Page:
Seriously. I bet you would be surprised at the performance you get in your games combined with a video card such as your 7870.

  7. hood6558

    hood6558 TS Evangelist Posts: 353   +110

    My brother has a Core 2 Quad Q6600 that he swears is fast enough for him, and he's hanging on to XP as well, but I'm slowly wearing him down with glowing tales of speed and power and bus bandwidth. He's been talking about letting me build his next system. He's an older brother who started fooling with computers 10 years before me, so he knows a lot of stuff I'll probably never know. I'm better with hardware, though (I'm an auto mechanic by trade). He's always had a faster computer than me until now. I feel like I should give mine to him (he gave me my first computer when I had nothing). But I'd rather talk him into building one faster than mine! At least an i7-3770K with 16 GB of fast RAM. Then the balance would be restored.
  8. Leeky

    Leeky TS Evangelist Posts: 3,357   +116

    I think the Core2Quad LGA775 platform still packs a punch. Not anywhere near as fast as the latest Intel stuff for sure, but when you're running an SSD its hard to see the difference until you really tax the CPU. I've built plenty of systems using the latest components and they don't feel any snappier in normal usage than my system (Q6600) does -- but they do come into their own when you push them harder, especially those with hyper-threading.

    I'd agree you should be looking to upgrade once Haswell hits retail.
  9. croptonboy

    croptonboy TS Rookie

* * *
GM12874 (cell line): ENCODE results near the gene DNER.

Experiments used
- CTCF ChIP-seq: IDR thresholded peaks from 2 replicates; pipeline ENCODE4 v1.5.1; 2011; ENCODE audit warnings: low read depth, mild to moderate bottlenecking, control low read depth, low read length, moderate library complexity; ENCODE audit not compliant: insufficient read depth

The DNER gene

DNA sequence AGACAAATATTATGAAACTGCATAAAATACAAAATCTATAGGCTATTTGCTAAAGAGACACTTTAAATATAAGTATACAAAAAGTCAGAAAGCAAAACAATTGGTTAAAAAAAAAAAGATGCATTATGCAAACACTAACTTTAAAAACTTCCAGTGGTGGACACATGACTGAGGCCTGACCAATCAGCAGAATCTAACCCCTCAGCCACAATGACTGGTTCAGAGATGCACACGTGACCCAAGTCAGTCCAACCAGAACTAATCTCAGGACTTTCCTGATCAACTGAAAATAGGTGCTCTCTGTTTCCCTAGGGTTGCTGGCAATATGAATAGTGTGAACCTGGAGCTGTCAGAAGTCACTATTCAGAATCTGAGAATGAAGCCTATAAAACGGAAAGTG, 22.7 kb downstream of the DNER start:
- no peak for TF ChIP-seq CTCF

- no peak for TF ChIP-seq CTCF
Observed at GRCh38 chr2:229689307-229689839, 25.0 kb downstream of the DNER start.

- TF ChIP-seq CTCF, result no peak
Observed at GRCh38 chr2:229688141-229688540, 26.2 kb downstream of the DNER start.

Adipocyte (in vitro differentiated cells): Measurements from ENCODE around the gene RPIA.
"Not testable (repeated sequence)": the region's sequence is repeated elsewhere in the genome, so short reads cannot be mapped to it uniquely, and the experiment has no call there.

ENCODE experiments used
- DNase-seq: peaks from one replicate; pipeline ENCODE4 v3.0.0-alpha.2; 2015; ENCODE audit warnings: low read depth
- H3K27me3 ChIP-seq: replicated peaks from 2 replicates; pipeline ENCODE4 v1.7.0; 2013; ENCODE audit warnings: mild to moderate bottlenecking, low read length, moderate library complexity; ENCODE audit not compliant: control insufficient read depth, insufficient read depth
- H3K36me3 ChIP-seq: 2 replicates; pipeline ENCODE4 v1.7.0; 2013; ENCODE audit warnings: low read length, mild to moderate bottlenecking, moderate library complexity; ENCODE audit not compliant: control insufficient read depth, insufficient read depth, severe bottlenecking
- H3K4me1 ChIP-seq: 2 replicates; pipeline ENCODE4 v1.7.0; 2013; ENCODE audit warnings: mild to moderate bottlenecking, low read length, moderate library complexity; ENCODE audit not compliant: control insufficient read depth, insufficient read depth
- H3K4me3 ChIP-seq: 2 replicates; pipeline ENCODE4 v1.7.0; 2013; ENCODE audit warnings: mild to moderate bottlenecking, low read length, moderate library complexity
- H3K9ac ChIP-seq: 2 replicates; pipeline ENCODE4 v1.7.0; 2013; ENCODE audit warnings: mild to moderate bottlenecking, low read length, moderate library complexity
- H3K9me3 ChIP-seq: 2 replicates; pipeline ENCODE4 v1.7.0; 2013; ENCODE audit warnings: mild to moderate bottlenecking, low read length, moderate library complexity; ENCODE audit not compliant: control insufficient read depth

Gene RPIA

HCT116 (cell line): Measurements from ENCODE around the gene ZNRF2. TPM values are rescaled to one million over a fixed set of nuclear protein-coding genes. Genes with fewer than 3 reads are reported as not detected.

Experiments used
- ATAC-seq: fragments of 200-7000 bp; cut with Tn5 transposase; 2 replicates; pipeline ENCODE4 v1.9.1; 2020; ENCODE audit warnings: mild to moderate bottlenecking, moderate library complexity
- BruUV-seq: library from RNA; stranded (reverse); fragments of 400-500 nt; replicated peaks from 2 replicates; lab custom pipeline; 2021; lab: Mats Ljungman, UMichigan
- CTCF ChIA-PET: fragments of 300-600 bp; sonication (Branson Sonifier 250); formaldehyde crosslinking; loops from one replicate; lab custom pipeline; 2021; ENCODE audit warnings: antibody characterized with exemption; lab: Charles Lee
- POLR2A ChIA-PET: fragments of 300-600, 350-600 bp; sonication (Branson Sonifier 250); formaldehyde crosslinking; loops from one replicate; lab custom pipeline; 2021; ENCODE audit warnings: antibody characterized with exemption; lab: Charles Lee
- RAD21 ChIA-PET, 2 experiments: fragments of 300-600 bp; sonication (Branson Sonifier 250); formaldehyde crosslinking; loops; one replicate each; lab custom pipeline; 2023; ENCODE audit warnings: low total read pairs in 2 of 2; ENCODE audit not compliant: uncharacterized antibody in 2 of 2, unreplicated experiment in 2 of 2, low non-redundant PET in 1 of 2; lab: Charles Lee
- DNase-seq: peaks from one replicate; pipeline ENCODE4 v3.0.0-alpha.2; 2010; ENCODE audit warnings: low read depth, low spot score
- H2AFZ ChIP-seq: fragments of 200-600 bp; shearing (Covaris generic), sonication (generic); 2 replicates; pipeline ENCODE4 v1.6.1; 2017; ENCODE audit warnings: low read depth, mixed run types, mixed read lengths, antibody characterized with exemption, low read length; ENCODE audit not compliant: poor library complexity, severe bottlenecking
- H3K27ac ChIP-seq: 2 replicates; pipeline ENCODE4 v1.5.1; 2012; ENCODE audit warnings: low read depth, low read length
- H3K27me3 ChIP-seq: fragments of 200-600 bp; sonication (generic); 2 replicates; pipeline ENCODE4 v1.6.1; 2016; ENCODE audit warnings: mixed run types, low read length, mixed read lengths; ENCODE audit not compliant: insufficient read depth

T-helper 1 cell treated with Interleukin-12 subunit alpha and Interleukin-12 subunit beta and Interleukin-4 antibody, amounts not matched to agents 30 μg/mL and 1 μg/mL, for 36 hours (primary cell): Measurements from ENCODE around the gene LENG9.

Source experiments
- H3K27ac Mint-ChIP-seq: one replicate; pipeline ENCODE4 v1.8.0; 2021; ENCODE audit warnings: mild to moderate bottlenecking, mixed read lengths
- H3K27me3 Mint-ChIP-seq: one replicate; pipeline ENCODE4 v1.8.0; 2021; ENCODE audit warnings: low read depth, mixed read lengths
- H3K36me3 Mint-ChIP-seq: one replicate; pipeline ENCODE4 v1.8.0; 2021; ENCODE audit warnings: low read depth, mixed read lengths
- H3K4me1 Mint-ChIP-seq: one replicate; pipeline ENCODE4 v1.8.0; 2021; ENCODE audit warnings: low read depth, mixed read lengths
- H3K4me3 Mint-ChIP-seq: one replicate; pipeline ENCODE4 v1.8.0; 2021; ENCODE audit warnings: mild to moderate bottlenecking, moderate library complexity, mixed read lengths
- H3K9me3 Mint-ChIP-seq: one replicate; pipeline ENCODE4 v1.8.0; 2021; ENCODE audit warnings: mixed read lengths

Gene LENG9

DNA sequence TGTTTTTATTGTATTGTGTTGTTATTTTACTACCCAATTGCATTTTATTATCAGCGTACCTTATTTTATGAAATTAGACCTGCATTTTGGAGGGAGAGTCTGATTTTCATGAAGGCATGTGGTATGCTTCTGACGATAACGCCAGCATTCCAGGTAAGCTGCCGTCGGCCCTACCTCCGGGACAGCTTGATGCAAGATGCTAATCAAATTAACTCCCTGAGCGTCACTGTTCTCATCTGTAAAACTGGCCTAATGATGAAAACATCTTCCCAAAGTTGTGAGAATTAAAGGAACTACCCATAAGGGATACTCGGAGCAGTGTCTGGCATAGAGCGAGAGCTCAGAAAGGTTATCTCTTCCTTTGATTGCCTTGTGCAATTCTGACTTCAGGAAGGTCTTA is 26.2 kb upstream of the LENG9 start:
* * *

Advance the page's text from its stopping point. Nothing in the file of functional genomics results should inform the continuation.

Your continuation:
As said, it depends what you're doing. If you're doing a lot of video encoding and you want it faster, then upgrade. If it's just for games, perhaps a graphics card upgrade is needed (as you have done), if the system is a generally sluggish, perhaps a SSD upgrade. If it's fine for everything you do, the the answer is simple, no! :)
  10. hood6558

    hood6558 TS Evangelist Posts: 353   +110

    Yeah, by the time my big brother is ready to build, Haswell should be out, and will better justify the upgrade. If he balks at spending the money, I could always sell him my Ivy 3570K and get me a Haswell.....hmmmmm.....yes, I believe I will....oh are you still there, sorry, I went off somewhere for a sec. The thing is, those old LGA 775 chipsets and boards don't have the architecture improvements and bus speeds of a new Z77 board. In particular memory is handled much better now and is no longer a bottleneck or overpriced like DDR and DDR2. I love old hardware that still works (I've restored several P4 and Athlon systems to working condition, with upgrades). But for my main desktop, I'd rather be up-to-date, plus I get hands-on experience with new hardware.
    Arris likes this.
  11. NickF

    NickF TS Rookie

    I have been using an old Q9550 to attempt to upgrade my Microsoft certs to Windows server 2012 and have come across 1 issue. Under Windows Server 2012 Hyper-V does not offer all of its extensions due to its lack of SLAT support. Under Windows 8 it will not even install. Of course if this is not an issue to you then it is still an excellent processor.
  12. klepto12

    klepto12 TechSpot Paladin Posts: 1,115   +9

    Clock that baby to 3.8 ghz and ride it out lol. In all seriousness sell that bad boy and build at least an i5 3570k system. I Had a q9550 and replaced it with my now current rig i5 2500k and it is a whole new ballgame.